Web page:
This Note assesses a relatively recent innovation in China’s judicial reform project: the use of “guiding cases” to achieve greater adjudicative consistency across lower courts.5×5. See infra Part I. Since 2010, China’s highest court has converted fifty-six judicial opinions into what are intended to be de facto binding decisions that courts “at all levels should refer to . . . when adjudicating similar cases.”6×6. Zuigao Renmin Fayuan Guanyu Anli Zhidao Gongzuo de Guiding (最高人民法院关于案例指导工作的规定) [Provisions of the Supreme People’s Court Concerning Work on Case Guidance] (promulgated by the Adjudication Comm. of the Sup. People’s Ct., Nov. 15, 2010, issued Nov. 26, 2010) Beida Falü Xinxi Wang (北大法律信息网) [Chinalawinfo],http://www.pkulaw.cn/fulltext_form.aspx?Db=chl&Gid=143870[http://perma.cc/TNU5-792H], translated inStanford Law Sch., China Guiding Cases Project (2015),https://cgc.law.stanford.edu/wp-content/uploads/sites/2/2015/08/guiding-cases-rules-20101126-english.pdf[http://perma.cc/9PP9-S7QY] [hereinafter Provisions]. Figure is current as of May 8, 2016. Traversing subjects as wide-ranging as securities, land use, homicide, and graft, these guiding cases offer a potentially important new tool for the roughly 200,000 jurists charged with administering China’s legalsystem.7×7. Cao Yin, Courts Court ChangeChina Daily(Aug. 13, 2014, 7:24 AM),http://www.chinadaily.com.cn/2014-08/13/content_18298352.htm[http://perma.cc/C3CC-789J]. Consistent with prevailing rules of citation, a Chinese author’s surname will appear in the order in which it appeared in the text of the publication.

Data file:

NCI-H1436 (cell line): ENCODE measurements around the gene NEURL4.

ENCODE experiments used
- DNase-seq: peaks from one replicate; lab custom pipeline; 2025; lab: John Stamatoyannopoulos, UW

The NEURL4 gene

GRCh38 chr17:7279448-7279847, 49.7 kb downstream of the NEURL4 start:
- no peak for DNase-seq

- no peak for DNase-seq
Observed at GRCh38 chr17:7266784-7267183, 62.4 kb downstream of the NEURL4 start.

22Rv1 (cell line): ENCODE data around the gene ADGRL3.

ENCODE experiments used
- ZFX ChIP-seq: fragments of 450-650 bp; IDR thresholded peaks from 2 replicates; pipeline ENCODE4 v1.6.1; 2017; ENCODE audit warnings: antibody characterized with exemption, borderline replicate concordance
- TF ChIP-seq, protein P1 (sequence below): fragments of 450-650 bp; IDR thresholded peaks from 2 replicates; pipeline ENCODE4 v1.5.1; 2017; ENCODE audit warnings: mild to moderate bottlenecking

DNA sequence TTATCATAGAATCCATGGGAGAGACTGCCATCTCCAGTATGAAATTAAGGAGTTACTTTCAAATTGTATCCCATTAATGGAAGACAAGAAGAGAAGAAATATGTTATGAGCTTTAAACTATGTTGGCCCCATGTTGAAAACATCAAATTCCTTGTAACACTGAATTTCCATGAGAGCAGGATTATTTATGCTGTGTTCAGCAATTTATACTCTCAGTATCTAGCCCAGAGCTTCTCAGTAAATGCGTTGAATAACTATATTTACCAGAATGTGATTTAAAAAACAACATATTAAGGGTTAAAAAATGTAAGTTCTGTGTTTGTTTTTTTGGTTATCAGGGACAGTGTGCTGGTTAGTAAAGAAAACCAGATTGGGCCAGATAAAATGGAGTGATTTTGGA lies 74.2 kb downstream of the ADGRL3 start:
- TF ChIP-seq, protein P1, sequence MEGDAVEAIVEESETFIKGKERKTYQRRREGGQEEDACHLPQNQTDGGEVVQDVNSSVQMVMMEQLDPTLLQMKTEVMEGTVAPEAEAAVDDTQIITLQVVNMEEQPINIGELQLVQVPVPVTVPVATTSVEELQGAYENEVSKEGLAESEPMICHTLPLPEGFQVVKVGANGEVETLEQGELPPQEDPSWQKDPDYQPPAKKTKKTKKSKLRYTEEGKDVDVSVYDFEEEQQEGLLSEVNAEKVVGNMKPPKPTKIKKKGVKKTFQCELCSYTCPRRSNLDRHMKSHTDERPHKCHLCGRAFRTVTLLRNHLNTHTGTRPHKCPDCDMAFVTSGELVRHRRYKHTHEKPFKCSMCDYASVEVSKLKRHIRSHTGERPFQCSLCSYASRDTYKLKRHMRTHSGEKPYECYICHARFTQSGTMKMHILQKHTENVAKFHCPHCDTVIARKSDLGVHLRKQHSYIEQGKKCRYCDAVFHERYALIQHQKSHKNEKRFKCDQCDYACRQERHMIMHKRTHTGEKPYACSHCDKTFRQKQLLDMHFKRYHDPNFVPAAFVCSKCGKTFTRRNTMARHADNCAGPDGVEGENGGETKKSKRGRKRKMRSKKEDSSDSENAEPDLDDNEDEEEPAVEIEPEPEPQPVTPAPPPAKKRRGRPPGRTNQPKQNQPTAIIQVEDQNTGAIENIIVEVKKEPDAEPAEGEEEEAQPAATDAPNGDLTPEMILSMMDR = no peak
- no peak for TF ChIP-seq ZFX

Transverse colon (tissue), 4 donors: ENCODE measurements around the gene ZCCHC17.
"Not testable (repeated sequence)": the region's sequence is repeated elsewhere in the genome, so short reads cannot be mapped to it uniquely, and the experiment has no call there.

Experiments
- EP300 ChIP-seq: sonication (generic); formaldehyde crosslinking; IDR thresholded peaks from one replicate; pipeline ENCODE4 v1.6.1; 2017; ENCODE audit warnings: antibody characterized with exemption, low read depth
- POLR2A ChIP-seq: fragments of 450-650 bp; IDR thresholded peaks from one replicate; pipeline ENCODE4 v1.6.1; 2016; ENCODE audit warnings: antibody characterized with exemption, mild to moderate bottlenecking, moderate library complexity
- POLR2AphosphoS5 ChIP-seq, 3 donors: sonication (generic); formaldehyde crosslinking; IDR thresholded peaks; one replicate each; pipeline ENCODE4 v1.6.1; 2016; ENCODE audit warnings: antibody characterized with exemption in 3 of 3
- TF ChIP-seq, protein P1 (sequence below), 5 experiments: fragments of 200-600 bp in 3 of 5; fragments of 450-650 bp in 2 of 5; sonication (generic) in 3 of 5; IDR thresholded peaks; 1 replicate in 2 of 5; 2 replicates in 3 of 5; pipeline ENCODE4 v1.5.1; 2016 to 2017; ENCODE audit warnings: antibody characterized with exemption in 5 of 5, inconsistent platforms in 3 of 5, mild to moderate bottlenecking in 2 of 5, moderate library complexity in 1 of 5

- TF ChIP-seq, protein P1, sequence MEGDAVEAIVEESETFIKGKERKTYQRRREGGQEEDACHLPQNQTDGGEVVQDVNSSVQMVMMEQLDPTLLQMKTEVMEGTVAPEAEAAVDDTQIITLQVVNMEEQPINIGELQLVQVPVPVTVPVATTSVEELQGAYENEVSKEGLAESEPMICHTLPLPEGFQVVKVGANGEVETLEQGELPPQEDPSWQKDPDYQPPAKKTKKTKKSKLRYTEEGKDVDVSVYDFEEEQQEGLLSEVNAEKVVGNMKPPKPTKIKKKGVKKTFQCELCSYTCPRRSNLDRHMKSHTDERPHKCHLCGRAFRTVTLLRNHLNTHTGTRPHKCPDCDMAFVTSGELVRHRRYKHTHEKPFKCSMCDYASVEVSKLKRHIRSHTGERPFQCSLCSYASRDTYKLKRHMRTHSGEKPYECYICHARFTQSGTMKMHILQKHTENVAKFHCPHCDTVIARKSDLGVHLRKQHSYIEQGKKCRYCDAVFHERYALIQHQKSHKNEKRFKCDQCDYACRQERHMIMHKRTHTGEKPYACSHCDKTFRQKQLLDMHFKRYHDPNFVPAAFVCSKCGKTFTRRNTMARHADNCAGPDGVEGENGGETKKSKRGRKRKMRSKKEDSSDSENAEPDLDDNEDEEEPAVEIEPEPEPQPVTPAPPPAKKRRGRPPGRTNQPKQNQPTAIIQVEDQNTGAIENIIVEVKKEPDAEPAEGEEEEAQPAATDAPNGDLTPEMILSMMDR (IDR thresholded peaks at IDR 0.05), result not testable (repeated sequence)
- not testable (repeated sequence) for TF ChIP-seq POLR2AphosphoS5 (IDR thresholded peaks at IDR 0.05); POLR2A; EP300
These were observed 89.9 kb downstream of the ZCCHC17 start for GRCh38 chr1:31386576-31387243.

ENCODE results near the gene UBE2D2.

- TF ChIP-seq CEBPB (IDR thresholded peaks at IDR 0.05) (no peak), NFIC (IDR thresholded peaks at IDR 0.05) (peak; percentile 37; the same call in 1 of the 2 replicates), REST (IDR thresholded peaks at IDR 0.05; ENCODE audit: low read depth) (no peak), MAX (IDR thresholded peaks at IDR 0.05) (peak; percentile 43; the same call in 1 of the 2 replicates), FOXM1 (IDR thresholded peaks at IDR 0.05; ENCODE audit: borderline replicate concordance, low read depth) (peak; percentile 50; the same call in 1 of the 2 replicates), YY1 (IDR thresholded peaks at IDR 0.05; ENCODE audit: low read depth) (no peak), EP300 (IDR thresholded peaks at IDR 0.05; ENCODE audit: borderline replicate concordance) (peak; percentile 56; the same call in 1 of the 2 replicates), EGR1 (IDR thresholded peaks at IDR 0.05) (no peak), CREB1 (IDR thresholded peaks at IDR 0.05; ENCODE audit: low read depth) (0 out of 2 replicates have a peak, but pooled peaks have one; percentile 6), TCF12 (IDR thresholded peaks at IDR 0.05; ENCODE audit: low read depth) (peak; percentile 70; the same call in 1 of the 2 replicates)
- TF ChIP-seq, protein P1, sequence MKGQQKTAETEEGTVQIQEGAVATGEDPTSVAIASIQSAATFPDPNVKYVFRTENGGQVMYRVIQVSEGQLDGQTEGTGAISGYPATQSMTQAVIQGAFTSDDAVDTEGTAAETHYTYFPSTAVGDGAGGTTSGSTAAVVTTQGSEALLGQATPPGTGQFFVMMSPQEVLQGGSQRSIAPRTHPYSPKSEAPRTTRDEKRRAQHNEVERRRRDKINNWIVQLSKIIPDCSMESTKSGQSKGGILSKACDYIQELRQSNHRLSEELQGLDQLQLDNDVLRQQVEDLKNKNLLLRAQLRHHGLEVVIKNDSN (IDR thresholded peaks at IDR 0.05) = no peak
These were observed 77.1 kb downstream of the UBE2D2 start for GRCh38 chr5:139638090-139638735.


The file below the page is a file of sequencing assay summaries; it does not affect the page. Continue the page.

Guiding cases have generated significant discussion among scholars and officials. Some proponents cite their potential to fill statutory lacunae, unify legal standards, improve judicial efficiency, and limit judicial discretion.8×8. See Li Shichun (李仕春), Zhongguo Anli Zhidao Zhidu Kunju yu Chulu (中国案例指导制度困局与出路) [China’s Guiding Cases System: Dilemmas and Solutions], Zhongguo Renmin Daxue “Minshang Fa Qianyan” Luntan Yanjiang (中国人民大学“民商法前沿”论坛演讲) [Speech at the “Frontiers of Civil and Commercial Law” Forum at China’s Renmin University] (Mar. 5, 2009),http://old.civillaw.com.cn/article/default.asp?id=44157[http://perma.cc/XV8H-UYPN]. Others point generally toward returns to judicial flexibility,9×9. See, e.g., Jinting Deng, A Functional Analysis of China’s Guiding Cases, 14China: Int’l J. (forthcoming Aug. 2016) (manuscript at 3),http://papers.ssrn.com/sol3/papers.cfm?abstract_id=2381772[http://perma.cc/M945-H8P2] (arguing that “the guiding case system has equivalent functions to the Common Law in adapting law to social needs”). professionalism,10×10. See, e.g., Björn Ahl,Retaining Judicial Professionalism: The New Guiding Cases Mechanism of the Supreme People’s Court, 217 China Q. 121, 123 (2014). and integrity.11×11. See, e.g., Zhang Guangming (张光明), Zuigao Renmin Fayuan Fabu Disanpi Zhidaoxing Anli (最高人民法院发布第三批指导性案例) [The Supreme People’s Court Announced Third Batch of Guiding Cases], Zhongguo Fayuan Wang (中国法院网) [China Court] (Sept. 26, 2012, 9:22 AM),http://www.chinacourt.org/article/detail/2012/09/id/603873.shtml[http://perma.cc/L4RT-25UV] (pointing to the role guiding cases can play in “raising judicial integrity”).Meanwhile, less sanguine commentators have raised doubts as to China’s institutional readiness,12×12. See Li Shichun,supra note 8 (summarizing the argument of Peking University Professor Fu Yulin). while others — even supporters — have focused attention on constitutional and political difficulties in the system’s design.13×13. See infra text accompanying notes 53–60, 118–125.